Faber & Faber have recently launched a new series called Faber Editions, which reissues some of their backlist titles with new introductions, to “spotlight radical literary voices from history”. The first book in the series is this short novel by Rachel Ingalls (1940-2019), an American writer who lived in the UK from 1965. Mrs Caliban was her second novel, originally published in 1982.
We meet Dorothy Caliban, a Californian housewife drifting through life: her young son has died, and her husband Fred is unfaithful. The setting underlines this sense of stasis: it feels as though this could be the 1950s as easily as the 1980s.
Dorothy hears a radio item about a large sea creature, dubbed ‘Aquarius the Monsterman’, which has escaped from a research institute having killed two employees. It’s a hint of strangeness amid a seemingly ordinary tale. Then the creature turns up on Dorothy’s doorstep:
She came back into the kitchen fast, to make sure that she caught the toasting cheese in time. And she was halfway across the checked linoleum floor of her nice safe kitchen when the screen door opened and a gigantic six-foot-seven-inch frog-like creature shouldered its way into the house and stood stock-still in front of her, crouching slightly, and staring straight at her face.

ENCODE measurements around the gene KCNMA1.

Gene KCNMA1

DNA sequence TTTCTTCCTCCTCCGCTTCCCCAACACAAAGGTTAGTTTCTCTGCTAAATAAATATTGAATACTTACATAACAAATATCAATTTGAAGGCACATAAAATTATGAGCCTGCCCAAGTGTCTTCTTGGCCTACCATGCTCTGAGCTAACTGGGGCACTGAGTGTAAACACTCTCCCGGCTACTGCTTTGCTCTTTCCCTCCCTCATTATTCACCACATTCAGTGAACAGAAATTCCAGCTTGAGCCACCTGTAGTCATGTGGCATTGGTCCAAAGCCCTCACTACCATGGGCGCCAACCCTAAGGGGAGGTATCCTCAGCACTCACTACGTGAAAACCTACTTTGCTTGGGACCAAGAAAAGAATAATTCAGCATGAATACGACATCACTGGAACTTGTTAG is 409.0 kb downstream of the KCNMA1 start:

I have to credit Irenosen Okojie for the observation in her foreword that Ingalls makes this seem unremarkable, but the effect really is striking in context. Dorothy embarks on a relationship with the sea creature (who prefers to be called Larry). They can keep it a secret because there are certain rooms in the house where Fred doesn’t go – but they don’t want to stay indoors forever.
Ingalls maintains a delicate balance between the real and unreal throughout Mrs Caliban. The fact that Larry is non-human allows things to be different for Dorothy: she can take charge of her life, and he challenges the model of masculinity represented by Fred. There is something of a fable about this book, but really it has an atmosphere all its own.